Instead of 'sequester,' take a scalpel to spending
Automatic spending cuts, known as sequestration, take effect on Friday. These cuts, proposed by President Obama as part of his 2011 deal to increase the debt limit, are indiscriminate and fail the first step of good budgeting: prioritization.
Our national debt and chronic trillion-dollar deficits are unacceptable. They damage economic growth and threaten future prosperity.
We need to control spending so that we do not run out of money for critical items such as seniors' and veterans' health care, infrastructure projects and a robust military capable of deterring aggressors. This is not the way to do it.
Instead of these arbitrary, across-the-board cuts, which will impact selected domestic and military programs, Mr. Obama and the Senate should work with the House to take a scalpel to spending.
The House has twice passed alternatives to the sequester, but the Senate has not voted on those solutions or any of their own.
Our federal government will spend more than $3.7 trillion this year. Replacing the sequester requires finding $84 billion in smart cuts to that budget. Here are a few things we could eliminate to begin replacing the sequester:
• $2.2 billion by ending the federal government's cellphone giveaway
• $100 million in Environmental Protection Agency grants to foreign countries
• $7.7 billion by implementing recommendations of the inspector general of the Social Security Administration to reduce improper payments
• $1.8 billion by eliminating President Obama's “renewable energy” fund
• $10 billion by eliminating President Obama's public health slush fund
• $26 billion by enforcing the eligibility standards for food stamps.
Instead of looking for ways to curtail the spending binge he started, Obama wants a third tax hike on hardworking Americans in less than three months. No one in Washington should be talking about raising taxes when the federal government is wasting billions of hard-earned taxpayer dollars.
Instead, we should prioritize the spending that is important and cut the spending that is not. Western Pennsylvania families and businesses do that every single day and expect the federal government to do the same.
On behalf of my constituents in Western Pennsylvania, I call on President Obama to bring forward a credible plan that does not raise taxes and replaces his indiscriminate cuts by taking a scalpel to wasteful government spending.
Keith Rothfus, a Republican, represents Pennsylvania's 12th Congressional District in the U.S. House.
Show commenting policy
TribLive commenting policy
You are solely responsible for your comments and by using TribLive.com you agree to our Terms of Service.
We moderate comments. Our goal is to provide substantive commentary for a general readership. By screening submissions, we provide a space where readers can share intelligent and informed commentary that enhances the quality of our news and information.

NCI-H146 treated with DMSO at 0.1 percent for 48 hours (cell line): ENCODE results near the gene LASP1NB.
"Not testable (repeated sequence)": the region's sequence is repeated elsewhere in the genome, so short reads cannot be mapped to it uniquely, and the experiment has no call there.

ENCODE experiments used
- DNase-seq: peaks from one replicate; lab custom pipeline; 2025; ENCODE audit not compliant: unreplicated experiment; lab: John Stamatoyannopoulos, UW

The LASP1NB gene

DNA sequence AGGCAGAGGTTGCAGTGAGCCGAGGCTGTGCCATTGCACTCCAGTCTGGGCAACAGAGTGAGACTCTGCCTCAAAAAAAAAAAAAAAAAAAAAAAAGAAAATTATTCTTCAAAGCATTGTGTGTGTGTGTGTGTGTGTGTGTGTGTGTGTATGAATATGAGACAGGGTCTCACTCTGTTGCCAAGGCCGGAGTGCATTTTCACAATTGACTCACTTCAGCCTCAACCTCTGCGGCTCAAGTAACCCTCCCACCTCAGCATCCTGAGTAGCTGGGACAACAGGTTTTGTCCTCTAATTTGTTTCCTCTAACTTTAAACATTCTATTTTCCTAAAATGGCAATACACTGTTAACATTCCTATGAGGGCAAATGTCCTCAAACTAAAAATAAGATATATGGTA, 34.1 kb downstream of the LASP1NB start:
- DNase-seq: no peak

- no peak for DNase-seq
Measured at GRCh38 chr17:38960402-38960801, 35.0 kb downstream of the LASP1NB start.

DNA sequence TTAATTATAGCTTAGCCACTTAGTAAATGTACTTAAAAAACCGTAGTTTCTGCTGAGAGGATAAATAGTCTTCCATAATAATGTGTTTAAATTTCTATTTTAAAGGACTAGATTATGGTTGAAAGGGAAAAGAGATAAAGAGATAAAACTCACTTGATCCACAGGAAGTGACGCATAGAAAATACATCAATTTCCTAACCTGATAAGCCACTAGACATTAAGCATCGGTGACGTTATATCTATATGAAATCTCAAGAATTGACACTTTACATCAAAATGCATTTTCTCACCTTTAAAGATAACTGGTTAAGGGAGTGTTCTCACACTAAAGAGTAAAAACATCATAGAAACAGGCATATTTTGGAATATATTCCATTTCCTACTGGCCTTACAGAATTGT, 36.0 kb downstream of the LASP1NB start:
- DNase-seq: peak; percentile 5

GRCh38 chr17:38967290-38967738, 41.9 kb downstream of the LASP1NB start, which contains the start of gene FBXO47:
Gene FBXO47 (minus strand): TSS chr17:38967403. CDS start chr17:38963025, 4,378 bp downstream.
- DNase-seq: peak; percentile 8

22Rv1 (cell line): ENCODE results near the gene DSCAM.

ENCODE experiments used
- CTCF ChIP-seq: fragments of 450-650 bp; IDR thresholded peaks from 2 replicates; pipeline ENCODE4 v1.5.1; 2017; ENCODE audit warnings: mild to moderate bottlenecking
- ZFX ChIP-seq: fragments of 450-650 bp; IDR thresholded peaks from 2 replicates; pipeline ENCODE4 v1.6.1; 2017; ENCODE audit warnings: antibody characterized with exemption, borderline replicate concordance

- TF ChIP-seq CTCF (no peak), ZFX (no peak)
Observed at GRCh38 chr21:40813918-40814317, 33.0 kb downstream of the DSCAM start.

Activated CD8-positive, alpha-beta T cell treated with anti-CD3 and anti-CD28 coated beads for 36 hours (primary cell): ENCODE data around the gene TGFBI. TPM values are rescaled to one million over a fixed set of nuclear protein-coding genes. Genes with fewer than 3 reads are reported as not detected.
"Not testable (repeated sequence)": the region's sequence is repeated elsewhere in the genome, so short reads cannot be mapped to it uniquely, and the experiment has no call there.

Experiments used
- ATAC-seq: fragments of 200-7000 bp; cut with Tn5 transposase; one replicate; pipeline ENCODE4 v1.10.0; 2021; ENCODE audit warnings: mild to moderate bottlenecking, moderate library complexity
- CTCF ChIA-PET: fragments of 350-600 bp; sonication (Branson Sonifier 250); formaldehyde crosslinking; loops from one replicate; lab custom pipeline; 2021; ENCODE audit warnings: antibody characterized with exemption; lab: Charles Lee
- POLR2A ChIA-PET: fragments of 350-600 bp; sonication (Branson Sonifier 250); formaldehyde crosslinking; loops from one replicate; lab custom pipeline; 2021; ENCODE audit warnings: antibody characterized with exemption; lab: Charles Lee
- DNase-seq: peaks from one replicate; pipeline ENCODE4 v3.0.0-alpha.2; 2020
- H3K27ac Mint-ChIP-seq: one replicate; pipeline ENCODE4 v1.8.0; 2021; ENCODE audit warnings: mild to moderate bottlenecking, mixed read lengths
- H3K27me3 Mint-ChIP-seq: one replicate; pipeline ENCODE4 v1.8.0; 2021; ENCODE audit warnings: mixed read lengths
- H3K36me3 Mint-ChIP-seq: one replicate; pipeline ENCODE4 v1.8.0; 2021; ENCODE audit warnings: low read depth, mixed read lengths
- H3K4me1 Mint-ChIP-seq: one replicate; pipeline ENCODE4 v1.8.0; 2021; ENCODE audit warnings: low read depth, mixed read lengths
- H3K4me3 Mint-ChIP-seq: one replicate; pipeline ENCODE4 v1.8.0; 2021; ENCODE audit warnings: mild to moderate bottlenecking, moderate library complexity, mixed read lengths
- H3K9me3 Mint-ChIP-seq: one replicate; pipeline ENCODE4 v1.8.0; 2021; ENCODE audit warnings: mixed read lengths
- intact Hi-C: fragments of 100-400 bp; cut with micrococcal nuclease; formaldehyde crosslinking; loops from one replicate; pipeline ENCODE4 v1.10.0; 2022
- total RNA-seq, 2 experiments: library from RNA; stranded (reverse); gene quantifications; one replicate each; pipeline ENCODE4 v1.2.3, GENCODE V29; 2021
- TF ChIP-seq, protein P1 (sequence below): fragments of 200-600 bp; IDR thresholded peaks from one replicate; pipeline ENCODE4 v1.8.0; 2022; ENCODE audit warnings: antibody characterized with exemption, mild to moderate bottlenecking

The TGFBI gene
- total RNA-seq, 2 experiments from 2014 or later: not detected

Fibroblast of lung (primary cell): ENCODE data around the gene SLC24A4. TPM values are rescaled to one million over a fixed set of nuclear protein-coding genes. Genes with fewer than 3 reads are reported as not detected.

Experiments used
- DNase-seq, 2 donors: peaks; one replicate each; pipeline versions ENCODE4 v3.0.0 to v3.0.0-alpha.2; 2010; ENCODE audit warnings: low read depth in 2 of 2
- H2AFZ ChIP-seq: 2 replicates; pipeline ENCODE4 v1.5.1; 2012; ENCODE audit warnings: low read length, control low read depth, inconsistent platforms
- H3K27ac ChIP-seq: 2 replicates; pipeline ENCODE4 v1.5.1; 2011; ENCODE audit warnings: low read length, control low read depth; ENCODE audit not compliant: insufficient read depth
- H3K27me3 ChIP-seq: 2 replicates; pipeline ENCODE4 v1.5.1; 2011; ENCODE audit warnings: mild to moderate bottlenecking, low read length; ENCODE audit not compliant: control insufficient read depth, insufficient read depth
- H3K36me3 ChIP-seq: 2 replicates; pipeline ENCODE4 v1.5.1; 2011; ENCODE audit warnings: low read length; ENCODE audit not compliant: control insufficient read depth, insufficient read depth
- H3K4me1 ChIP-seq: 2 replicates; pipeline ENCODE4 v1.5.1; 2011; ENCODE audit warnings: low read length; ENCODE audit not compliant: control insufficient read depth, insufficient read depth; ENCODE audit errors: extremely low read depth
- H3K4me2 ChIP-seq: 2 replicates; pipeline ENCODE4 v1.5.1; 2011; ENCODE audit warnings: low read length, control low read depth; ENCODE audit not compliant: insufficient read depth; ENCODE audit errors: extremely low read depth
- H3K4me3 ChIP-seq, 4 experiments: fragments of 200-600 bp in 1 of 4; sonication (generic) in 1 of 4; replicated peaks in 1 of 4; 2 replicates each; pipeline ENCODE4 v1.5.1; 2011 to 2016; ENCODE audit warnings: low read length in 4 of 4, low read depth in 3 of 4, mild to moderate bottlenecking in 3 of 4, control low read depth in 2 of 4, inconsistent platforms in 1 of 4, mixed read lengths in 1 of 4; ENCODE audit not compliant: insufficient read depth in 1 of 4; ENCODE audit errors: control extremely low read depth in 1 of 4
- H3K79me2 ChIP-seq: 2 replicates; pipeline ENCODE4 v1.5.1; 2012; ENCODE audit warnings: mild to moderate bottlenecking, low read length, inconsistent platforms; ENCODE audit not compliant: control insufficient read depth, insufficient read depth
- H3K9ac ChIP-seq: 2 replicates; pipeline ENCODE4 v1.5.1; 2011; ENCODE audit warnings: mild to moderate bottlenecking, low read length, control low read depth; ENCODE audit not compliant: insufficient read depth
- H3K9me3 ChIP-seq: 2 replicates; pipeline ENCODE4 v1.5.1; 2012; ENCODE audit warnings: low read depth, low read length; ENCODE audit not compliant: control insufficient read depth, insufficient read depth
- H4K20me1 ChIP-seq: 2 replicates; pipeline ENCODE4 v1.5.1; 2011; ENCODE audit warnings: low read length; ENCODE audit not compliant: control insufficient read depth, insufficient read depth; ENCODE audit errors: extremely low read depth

While most comments will be posted if they are on-topic and not abusive, moderating decisions are subjective. We will make them as carefully and consistently as we can. Because of the volume of reader comments, we cannot review individual moderation decisions with readers.
We value thoughtful comments representing a range of views that make their point quickly and politely. We make an effort to protect discussions from repeated comments either by the same reader or different readers.
We follow the same standards for taste as the daily newspaper. A few things we won't tolerate: personal attacks, obscenity, vulgarity, profanity (including expletives and letters followed by dashes), commercial promotion, impersonations, incoherence, proselytizing and SHOUTING. Don't include URLs to Web sites.
We do not edit comments. They are either approved or deleted. We reserve the right to edit a comment that is quoted or excerpted in an article. In this case, we may fix spelling and punctuation.
We welcome strong opinions and criticism of our work, but we don't want comments to become bogged down with discussions of our policies and we will moderate accordingly.
We appreciate it when readers and people quoted in articles or blog posts point out errors of fact or emphasis and will investigate all assertions. But these suggestions should be sent via e-mail. To avoid distracting other readers, we won't publish comments that suggest a correction. Instead, corrections will be made in a blog post or in an article.
- Plum officials: District won’t inhibit ‘constitutionally protected speech’
- Steelers receiver Brown attends workouts despite previous comments
- Grand jury presentment: AG Kane lied, attempted to cover up leak
- State jumps in UPMC-Highmark dispute
- Man found dead in Lower Burrell
- ‘Battle of Bridgeville’ could decide playoff fates for Chartiers Valley, South Fayette baseball
- Crosby, Malkin want to remain in Pittsburgh
- Injured Penguins optimistic about returning next season
- Audit says Pa. universities need to better track crime, sex bias
- McKees Rocks council president arrested after SWAT standoff
- Keystone Oaks point guard Brownlee chooses Carlow